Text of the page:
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An anti-junta activist has decided to flee Thailand after learning that she faces up to 15 years in prison for sharing a profile of the Thai King written by the BBC. She is the second person charged under the notorious lèse majesté law for sharing the story. 
Chanoknan ‘Cartoon’ Ruamsap, an anti-junta activist and member of the New Democracy Group, has revealed on her Facebook page and to Prachatai that the police sent her a summons to hear a charge under Article 112, the lèse majesté law, for sharing an article by BBC Thai profiling King Vajiralongkorn. 
Left: Chanoknan Ruamsap; right: the summons
Chanoknan said she received the summons on 16 Jan to report to Khan Na Yao Police Station, Bangkok, on 18 Jan. A military officer, Lt. Sombat Tangtha, filed a lèse majesté complaint against her, she said. 
The activist said she was first confused as to why the police summoned her only in January when she had shared the story in December 2016 -- around the same time that Jatupat “Pai” Boonpattararaksa, a fellow anti-junta activist, shared the story and was almost immediately charged. On August 15, 2017, the court sentenced him to five years in prison but halved it due to his confession, for a total of two years and six months. During the trial, the court repeatedly denied his bail requests.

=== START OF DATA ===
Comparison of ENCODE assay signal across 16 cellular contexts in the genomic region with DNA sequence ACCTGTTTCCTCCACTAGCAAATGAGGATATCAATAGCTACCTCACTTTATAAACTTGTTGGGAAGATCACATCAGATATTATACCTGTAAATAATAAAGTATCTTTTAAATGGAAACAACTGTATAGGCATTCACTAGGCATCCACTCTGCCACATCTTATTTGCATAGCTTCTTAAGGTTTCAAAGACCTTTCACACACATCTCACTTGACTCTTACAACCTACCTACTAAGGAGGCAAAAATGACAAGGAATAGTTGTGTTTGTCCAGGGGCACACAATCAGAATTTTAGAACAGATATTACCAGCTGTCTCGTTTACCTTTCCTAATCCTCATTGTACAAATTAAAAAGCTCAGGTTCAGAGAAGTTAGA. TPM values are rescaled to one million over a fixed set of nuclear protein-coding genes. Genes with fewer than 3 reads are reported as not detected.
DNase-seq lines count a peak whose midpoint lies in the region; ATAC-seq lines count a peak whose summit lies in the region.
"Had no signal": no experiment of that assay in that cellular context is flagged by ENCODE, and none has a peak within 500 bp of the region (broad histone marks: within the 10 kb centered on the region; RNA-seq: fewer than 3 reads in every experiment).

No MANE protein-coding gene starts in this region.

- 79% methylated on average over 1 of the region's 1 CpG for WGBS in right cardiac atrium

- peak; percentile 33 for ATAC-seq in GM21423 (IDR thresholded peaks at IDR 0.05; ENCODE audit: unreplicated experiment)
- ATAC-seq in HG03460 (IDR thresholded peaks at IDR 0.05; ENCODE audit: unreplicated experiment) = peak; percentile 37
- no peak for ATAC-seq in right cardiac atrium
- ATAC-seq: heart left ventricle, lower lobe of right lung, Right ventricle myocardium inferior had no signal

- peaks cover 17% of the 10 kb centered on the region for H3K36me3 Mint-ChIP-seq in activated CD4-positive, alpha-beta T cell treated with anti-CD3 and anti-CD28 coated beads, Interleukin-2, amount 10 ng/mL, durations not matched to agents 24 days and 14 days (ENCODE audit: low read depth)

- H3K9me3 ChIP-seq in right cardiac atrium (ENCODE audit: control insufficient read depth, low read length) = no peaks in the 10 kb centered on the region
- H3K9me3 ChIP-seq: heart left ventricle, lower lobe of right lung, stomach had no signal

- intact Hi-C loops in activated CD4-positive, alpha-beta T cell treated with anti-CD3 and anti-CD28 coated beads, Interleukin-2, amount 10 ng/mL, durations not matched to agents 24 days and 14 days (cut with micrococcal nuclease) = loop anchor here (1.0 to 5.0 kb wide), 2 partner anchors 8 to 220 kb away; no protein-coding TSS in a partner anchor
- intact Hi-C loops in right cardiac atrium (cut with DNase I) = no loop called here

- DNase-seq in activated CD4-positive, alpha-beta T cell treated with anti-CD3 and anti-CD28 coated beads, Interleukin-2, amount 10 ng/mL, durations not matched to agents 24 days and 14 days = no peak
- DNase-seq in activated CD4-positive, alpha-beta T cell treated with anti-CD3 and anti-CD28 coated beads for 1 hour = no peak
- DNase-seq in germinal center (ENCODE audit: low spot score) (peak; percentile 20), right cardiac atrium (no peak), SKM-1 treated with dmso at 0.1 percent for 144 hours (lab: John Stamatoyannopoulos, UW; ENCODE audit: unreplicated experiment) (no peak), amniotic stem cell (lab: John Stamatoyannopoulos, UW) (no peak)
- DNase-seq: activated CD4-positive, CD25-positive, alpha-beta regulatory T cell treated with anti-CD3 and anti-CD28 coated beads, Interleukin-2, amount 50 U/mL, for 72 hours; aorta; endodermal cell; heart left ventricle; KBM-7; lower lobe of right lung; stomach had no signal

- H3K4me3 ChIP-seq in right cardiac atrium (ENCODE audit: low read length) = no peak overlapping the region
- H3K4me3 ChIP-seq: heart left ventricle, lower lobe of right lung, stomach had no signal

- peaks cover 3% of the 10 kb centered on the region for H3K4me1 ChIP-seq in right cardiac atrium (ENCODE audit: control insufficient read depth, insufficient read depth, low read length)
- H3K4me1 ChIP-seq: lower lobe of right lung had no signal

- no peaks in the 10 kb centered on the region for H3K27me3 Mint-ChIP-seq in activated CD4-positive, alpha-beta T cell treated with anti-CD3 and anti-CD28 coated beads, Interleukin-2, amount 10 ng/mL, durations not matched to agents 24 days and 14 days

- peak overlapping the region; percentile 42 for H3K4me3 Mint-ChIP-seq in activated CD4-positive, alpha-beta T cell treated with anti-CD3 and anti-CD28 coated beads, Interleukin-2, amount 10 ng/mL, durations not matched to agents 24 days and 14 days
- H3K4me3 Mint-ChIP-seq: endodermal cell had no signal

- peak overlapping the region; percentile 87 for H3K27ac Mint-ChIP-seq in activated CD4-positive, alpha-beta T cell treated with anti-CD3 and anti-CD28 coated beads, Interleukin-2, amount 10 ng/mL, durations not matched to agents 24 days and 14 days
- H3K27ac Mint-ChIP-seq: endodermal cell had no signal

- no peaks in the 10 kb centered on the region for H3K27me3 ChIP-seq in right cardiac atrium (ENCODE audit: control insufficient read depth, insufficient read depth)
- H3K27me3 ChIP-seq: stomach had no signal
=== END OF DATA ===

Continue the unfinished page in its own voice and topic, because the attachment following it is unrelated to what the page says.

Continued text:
Chanoknan observed that the delay was due to an internal management problem of Khan Na Yao Police Station. 
Chanoknan said she decided within 30 minutes after learning about the charge to flee Thailand to an Asian country. She asked Prachatai not to reveal the country where she is seeking refuge. 
“After learning about this, almost everyone told me to leave. But in the end, it’s me who made the decision. The time I spent to decide was so short and quick. I had less than 30 minutes to decide whether to stay or to leave. What is difficult is the fact that I won’t return after this journey. Then I went to say goodbye to my father and mother. Everyone was shocked but agreed. No one wanted me to be in jail for five years merely for sharing a BBC news story,” Chanoknan writes on her Facebook page. 
"On the first day I arrived here, I just cried because I saw no way out. Everything seems puzzling and confusing. I didn't know how to deal with things. I kept asking myself a question whether I made the right decision to flee or I should go back to jail and then afterwards I could meet family and friends like before. But I got the answer that I couldn't backtrack now." 
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